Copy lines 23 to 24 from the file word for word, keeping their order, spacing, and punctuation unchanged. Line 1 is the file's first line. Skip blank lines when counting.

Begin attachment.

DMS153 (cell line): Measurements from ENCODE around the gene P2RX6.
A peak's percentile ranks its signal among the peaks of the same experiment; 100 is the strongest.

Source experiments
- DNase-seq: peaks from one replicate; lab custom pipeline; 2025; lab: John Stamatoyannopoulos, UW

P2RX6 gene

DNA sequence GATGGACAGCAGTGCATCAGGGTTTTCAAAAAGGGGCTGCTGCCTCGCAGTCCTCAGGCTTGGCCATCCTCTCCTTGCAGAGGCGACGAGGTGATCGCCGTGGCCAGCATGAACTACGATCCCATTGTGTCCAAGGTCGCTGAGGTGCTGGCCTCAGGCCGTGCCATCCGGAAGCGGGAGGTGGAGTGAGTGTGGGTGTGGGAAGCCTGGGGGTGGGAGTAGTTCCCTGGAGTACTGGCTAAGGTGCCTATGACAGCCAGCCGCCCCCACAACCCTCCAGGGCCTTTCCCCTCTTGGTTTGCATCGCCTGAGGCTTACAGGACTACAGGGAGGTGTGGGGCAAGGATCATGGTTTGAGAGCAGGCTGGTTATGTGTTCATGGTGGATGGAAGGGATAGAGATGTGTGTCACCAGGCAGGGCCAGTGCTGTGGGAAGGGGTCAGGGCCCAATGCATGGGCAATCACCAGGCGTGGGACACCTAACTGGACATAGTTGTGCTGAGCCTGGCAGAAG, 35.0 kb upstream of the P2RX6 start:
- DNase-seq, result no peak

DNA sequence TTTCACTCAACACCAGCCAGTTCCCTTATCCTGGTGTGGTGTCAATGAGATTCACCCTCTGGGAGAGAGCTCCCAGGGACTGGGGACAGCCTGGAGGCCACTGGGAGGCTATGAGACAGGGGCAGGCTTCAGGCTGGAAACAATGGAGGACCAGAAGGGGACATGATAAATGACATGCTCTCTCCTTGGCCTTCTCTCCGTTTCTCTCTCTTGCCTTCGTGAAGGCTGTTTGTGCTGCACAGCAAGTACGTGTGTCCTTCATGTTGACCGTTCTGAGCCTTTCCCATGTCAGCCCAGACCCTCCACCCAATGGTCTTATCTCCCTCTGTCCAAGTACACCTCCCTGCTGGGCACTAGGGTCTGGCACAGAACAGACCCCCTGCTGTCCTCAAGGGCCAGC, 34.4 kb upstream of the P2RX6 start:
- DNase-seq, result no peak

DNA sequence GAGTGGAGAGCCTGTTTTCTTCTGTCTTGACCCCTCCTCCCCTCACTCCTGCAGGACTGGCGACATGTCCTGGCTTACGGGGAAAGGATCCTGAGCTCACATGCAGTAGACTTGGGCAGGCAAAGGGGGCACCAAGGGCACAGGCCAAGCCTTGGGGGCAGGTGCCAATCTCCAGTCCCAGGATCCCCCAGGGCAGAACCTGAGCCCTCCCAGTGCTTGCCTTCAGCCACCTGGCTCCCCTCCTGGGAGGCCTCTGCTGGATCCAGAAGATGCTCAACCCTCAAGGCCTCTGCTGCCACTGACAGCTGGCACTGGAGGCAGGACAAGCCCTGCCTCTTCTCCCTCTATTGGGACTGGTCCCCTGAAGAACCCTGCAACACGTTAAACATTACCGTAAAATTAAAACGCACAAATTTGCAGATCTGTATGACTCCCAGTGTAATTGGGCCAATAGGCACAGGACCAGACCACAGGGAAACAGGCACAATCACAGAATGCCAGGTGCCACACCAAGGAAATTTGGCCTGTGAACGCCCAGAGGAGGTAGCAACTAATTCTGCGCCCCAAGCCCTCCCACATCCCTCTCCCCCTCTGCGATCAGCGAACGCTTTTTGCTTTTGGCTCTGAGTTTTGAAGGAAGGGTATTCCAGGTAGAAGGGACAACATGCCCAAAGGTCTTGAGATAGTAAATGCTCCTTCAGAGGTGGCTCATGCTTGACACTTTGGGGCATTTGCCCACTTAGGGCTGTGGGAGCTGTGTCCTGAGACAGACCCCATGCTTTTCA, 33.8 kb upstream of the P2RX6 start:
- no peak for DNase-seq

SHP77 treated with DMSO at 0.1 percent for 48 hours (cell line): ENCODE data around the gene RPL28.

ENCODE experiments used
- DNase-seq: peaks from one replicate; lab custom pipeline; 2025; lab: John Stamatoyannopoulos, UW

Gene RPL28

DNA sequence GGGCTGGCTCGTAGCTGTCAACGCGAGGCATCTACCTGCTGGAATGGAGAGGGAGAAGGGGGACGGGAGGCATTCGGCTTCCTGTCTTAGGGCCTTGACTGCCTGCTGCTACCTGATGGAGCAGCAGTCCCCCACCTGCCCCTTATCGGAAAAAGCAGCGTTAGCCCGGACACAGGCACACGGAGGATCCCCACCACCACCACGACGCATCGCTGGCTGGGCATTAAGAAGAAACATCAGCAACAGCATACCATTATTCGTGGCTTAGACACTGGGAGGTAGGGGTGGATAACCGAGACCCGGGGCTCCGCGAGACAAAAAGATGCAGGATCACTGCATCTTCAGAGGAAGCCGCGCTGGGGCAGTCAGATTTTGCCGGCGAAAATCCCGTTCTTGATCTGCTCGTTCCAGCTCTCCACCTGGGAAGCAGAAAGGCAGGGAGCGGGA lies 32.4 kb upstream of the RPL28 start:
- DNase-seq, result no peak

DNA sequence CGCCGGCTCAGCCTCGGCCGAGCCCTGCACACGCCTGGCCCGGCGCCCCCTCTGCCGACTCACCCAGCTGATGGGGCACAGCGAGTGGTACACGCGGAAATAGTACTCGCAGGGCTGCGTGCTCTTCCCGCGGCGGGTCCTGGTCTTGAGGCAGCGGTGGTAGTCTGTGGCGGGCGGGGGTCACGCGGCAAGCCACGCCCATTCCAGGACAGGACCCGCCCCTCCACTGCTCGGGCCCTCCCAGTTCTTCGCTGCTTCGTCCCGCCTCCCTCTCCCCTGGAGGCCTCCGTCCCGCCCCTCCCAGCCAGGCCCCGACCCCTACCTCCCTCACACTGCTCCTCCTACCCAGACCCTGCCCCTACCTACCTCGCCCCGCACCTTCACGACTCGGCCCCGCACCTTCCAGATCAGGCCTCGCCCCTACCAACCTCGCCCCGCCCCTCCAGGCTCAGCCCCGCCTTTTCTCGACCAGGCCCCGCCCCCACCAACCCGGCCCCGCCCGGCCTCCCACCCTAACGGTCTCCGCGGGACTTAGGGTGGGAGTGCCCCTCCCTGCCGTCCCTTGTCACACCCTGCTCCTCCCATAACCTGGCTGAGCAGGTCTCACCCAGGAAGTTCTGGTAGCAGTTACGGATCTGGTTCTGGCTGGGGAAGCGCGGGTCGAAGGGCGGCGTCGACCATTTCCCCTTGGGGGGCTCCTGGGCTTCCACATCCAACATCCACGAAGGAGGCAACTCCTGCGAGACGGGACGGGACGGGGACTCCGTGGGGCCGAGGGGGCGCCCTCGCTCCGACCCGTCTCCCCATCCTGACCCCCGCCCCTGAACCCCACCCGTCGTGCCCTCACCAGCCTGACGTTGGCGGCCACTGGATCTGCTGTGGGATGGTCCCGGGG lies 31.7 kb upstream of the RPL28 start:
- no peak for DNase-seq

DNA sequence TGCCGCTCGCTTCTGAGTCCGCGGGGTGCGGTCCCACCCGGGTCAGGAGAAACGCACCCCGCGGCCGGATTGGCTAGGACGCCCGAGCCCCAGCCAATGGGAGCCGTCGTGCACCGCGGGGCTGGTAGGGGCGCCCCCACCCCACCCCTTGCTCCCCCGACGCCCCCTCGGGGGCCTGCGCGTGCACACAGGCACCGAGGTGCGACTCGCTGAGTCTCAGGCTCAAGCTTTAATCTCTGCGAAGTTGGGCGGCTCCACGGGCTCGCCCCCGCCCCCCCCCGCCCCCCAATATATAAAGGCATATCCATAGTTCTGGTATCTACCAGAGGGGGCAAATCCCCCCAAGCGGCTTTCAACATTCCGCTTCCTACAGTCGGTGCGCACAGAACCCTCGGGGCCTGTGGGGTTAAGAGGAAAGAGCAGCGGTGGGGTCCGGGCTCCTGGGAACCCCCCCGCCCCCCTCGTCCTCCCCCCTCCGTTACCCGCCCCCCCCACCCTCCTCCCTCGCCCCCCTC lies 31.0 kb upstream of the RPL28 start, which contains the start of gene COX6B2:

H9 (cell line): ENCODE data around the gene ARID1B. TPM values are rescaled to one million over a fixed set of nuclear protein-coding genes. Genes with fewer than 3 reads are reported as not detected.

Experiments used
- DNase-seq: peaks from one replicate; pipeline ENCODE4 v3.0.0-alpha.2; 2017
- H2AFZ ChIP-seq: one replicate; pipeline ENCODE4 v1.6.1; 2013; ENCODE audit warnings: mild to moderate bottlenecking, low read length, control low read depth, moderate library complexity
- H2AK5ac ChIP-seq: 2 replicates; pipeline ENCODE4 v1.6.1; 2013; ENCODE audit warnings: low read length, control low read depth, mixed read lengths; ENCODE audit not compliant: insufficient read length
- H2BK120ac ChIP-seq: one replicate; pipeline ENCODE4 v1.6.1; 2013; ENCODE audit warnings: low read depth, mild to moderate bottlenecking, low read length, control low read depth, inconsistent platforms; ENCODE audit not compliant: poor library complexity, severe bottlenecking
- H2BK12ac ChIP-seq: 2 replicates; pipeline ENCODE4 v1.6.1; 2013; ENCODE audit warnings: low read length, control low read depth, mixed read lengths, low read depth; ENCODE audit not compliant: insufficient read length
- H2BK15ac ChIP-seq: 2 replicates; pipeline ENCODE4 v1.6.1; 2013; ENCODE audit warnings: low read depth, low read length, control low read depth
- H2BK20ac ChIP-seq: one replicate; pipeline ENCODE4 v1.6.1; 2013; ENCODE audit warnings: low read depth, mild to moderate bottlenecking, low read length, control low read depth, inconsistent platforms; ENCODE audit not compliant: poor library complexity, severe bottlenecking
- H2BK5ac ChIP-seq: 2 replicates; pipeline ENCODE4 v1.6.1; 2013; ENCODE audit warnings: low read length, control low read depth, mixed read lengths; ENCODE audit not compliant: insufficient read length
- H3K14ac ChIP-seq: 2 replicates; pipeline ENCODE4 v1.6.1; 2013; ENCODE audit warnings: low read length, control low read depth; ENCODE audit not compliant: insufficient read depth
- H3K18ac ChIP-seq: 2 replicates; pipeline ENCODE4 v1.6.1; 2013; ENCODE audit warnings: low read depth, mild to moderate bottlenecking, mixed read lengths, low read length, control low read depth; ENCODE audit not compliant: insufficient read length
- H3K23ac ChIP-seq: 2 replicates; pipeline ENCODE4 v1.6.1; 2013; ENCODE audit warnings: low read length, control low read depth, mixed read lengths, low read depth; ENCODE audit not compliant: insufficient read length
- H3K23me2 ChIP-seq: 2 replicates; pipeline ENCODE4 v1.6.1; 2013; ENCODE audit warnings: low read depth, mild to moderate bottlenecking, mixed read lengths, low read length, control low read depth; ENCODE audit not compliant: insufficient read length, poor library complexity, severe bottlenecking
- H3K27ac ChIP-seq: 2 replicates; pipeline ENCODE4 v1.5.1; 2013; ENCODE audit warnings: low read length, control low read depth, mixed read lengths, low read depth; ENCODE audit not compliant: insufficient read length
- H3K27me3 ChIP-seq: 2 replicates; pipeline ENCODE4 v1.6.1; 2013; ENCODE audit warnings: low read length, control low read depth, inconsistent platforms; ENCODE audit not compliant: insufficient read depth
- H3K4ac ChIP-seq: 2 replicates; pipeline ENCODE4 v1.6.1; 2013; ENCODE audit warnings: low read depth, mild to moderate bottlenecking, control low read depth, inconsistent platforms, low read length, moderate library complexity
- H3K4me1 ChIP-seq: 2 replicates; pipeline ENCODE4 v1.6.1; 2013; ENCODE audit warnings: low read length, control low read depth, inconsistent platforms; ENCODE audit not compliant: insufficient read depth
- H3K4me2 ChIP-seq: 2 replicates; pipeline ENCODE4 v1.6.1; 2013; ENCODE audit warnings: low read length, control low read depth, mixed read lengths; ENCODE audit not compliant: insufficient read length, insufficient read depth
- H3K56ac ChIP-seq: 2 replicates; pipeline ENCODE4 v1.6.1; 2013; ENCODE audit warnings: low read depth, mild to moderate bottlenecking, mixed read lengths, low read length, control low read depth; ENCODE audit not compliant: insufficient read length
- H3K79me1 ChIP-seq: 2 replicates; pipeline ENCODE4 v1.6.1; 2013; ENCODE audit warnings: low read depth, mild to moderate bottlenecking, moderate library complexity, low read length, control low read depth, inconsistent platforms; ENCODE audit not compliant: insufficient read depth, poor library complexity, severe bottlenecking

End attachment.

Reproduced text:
- DNase-seq: peaks from one replicate; pipeline ENCODE4 v3.0.0-alpha.2; 2017
- H2AFZ ChIP-seq: one replicate; pipeline ENCODE4 v1.6.1; 2013; ENCODE audit warnings: mild to moderate bottlenecking, low read length, control low read depth, moderate library complexity